Last week on October 3, 2018, Robin Greathouse’s 1979 capital murder charge was amended to 2nd degree murder and he received a prison sentence of 50 years.
Robin Greathouse was arrested September 6, 1978 for killing his uncle Clayton Dawson in western Douglas County. The case was transferred to Ozark County where a trial was held from December 10-15, 1979. Greathouse was found guilty of capital murder, and sentenced to the Department of Corrections where he was not eligible for parole until he had served 50 years. At the time of the killing, Greathouse was 17 years and three days old.
In 2012, the United States Supreme Court issued Miller v Alabama, which said a juvenile offender cannot be given the harshest punishment under the law unless the sentencing scheme takes into account the person’s youth. The Missouri Supreme Court subsequently issued two opinions on the procedure for re-sentencing of juvenile offenders. Those cases are State v Hart and State ex. rel. Carr v Wallace. The Missouri Supreme Court has held that a juvenile may get the maximum sentence allowed under the law but first the sentencer must be given a scheme to account for the offender’s youth. The law in 1979 required any person convicted for capital murder be sentenced to the Department of Corrections for life and no parole until they had served 50 years. No consideration was given for Greathouse’s youth when he was sentenced.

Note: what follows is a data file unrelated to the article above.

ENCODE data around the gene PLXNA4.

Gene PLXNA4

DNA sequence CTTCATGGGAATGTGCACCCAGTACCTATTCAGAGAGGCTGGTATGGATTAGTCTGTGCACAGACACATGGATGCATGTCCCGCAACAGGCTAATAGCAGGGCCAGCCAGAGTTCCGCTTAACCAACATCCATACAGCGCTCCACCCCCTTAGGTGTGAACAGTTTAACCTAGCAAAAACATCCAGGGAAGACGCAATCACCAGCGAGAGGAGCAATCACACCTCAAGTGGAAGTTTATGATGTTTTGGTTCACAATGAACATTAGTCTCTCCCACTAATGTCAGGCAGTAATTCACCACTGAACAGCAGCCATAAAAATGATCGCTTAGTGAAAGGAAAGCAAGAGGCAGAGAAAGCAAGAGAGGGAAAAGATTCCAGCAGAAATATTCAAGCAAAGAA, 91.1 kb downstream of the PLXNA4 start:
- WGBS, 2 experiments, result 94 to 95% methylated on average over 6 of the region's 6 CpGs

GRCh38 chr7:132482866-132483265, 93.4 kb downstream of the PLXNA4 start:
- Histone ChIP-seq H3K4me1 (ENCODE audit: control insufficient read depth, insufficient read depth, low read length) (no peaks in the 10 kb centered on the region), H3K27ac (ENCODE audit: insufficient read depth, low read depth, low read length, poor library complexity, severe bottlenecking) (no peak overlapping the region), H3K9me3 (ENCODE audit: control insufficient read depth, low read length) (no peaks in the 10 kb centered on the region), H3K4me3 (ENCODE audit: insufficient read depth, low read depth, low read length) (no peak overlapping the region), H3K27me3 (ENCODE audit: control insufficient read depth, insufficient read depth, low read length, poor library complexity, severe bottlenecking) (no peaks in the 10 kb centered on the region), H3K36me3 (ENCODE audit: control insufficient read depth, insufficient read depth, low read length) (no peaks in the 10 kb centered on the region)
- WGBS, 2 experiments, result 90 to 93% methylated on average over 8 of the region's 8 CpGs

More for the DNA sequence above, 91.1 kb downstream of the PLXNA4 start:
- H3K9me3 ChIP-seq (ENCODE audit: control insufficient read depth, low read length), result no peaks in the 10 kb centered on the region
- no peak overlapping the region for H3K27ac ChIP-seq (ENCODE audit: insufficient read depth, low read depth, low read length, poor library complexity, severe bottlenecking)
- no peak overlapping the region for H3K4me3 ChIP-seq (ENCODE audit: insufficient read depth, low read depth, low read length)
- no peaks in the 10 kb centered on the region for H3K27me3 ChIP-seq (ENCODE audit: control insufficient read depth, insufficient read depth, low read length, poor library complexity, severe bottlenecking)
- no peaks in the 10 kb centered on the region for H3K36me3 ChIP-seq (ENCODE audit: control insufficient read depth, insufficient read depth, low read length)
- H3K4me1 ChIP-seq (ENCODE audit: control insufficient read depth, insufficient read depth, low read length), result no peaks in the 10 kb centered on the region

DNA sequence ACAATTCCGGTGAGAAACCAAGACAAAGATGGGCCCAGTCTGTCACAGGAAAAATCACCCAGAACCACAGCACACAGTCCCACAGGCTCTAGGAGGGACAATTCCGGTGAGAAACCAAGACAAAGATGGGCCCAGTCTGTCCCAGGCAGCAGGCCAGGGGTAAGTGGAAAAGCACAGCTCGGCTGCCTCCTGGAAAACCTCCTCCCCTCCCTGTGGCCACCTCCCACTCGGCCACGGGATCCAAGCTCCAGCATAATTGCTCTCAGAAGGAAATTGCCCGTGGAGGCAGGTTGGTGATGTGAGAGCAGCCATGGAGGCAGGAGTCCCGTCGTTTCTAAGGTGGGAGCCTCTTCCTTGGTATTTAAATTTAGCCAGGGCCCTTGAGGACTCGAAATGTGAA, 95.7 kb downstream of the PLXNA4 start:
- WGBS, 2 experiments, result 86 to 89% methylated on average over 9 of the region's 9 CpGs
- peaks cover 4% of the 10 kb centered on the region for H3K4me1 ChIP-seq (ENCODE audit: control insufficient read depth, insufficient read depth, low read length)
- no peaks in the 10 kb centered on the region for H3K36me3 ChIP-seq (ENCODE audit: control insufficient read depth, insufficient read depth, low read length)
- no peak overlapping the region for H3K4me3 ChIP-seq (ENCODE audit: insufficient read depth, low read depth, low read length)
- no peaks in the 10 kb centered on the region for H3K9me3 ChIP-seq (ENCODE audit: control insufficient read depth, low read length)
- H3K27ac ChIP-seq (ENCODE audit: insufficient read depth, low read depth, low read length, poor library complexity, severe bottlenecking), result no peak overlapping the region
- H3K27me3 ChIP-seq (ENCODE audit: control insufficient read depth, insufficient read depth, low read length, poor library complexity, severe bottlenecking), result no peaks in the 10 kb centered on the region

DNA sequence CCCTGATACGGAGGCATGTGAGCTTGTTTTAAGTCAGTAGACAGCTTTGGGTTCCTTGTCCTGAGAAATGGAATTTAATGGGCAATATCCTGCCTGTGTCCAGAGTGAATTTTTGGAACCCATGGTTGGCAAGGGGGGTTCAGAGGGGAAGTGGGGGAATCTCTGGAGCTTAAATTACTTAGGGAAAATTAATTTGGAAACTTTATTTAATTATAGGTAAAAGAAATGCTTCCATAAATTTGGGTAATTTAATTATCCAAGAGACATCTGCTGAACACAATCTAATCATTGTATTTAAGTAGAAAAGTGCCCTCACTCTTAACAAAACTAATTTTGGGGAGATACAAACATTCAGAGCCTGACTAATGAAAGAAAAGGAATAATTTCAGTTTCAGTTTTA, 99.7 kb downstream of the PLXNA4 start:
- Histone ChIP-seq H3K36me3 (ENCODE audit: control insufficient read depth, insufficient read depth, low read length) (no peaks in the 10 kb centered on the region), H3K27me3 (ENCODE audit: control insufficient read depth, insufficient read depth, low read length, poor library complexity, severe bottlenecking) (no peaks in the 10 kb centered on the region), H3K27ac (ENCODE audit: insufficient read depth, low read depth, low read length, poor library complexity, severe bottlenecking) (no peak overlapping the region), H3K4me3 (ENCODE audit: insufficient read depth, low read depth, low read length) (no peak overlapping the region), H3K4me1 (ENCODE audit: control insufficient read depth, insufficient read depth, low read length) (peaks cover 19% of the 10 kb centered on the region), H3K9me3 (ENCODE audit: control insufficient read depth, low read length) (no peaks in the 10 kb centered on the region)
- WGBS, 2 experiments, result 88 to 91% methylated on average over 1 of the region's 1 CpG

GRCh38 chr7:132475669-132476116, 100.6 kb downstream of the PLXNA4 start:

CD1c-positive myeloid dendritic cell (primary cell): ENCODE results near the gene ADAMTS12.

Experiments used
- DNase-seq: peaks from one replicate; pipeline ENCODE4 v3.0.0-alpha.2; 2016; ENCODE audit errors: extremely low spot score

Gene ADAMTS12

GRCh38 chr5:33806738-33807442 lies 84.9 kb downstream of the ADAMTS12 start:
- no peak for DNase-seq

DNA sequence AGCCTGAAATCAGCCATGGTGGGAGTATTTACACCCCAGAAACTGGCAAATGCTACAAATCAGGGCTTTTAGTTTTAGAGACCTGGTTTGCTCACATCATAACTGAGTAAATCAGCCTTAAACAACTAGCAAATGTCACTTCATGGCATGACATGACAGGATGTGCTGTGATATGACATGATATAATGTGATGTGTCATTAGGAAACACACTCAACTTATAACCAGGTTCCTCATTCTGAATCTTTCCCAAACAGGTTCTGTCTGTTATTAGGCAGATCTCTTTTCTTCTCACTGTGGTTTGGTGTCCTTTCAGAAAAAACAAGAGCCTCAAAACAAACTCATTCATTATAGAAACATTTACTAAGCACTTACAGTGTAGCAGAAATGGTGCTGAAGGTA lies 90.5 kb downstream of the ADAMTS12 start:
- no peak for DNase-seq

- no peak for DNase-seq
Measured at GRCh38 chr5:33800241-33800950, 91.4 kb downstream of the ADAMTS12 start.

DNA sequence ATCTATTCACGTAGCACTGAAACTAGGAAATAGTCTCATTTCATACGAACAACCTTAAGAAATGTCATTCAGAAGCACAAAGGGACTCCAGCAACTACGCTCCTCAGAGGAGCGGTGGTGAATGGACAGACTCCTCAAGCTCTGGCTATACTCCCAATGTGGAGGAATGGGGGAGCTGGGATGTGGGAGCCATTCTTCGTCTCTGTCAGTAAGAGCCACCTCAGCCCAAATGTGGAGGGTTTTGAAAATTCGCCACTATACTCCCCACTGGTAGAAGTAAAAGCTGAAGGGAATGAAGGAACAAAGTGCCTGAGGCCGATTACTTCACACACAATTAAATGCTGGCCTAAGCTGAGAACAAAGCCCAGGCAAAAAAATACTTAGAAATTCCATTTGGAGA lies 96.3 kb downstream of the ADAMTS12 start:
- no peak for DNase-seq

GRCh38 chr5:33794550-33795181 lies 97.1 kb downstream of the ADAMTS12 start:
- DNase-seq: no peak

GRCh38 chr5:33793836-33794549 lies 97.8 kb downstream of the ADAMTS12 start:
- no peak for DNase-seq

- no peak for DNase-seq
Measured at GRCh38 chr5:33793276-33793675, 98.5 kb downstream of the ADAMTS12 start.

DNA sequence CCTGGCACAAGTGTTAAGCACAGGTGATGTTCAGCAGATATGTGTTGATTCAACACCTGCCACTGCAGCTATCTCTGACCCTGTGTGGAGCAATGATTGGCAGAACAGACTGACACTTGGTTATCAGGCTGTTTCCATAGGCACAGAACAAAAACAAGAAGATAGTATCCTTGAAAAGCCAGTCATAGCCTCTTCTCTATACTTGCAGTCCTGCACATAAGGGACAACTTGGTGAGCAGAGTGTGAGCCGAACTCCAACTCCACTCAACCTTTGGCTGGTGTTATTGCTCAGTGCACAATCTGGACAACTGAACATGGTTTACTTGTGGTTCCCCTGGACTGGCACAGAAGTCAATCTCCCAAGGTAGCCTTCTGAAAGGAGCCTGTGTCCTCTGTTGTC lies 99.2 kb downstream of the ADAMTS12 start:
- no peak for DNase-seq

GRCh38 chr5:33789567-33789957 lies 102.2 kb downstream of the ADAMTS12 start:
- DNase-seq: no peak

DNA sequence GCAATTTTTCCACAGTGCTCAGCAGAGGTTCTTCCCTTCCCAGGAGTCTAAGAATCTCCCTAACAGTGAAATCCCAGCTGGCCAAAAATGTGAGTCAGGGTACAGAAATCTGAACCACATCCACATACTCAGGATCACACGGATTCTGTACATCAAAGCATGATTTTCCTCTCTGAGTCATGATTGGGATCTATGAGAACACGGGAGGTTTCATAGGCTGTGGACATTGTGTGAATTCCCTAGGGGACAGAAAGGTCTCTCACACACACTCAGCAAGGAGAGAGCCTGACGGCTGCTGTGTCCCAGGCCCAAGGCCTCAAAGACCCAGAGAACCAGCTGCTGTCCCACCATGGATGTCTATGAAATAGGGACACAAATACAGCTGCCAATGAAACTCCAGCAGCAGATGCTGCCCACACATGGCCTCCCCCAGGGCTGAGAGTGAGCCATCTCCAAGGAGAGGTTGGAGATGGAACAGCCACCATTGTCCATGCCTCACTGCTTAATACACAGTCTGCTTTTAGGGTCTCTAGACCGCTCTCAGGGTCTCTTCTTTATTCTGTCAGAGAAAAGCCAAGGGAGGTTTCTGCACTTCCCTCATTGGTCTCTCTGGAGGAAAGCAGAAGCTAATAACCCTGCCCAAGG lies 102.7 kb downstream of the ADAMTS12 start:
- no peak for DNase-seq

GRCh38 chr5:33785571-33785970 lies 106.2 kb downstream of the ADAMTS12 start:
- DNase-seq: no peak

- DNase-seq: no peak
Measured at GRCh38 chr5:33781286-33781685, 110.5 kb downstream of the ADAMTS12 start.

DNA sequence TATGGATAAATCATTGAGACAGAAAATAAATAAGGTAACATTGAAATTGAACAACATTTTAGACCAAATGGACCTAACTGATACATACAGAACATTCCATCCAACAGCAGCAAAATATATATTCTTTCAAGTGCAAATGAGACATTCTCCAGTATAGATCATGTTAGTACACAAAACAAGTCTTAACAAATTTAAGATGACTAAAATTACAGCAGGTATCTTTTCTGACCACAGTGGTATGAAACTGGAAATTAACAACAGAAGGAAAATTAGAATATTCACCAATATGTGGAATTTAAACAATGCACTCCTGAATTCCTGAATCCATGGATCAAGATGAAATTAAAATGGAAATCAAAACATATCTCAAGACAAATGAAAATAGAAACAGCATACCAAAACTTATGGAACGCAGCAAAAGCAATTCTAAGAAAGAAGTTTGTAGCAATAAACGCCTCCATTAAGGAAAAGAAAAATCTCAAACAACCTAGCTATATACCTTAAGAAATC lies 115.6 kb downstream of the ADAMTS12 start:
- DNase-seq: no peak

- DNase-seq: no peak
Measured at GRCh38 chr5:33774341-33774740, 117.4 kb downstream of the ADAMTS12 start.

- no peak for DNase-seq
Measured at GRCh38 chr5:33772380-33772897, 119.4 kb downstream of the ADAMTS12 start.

“This case was very difficult because the murder occurred 40 years ago. The primary law enforcement officers are unavailable to testify. In fact, the Missouri Statute he was convicted of for capital murder crime does not even exist in Missouri any longer. There is also no family to speak on behalf of Clayton Dawson. The only surviving relative my office found was his 81-year-old niece who lives in Kansas City. She believed he had served his time and should be free,” says Chris Wade, Douglas County Prosecutor. “I had a juror from the 1979 trial contact me. He informed me that the jury deadlocked at 11-1 for the death penalty. The one vote against death was an alternate who was promoted when a regular juror had to be removed during the trial. so, Mr. Greathouse got very lucky at this sentencing in 1979 or he would have received the death penalty. He has also benefited from the recent Supreme Court rulings. I hope he capitalizes on this second chance and uses it in a positive way.”
The Department of Corrections will determine when Greathouse is eligible for parole. He has been incarcerated for 40 years and one month. If he is paroled, it is anticipated that he will live in a men’s shelter in either Kansas City or St. Louis where he will be helped with employment and taught basic life skills.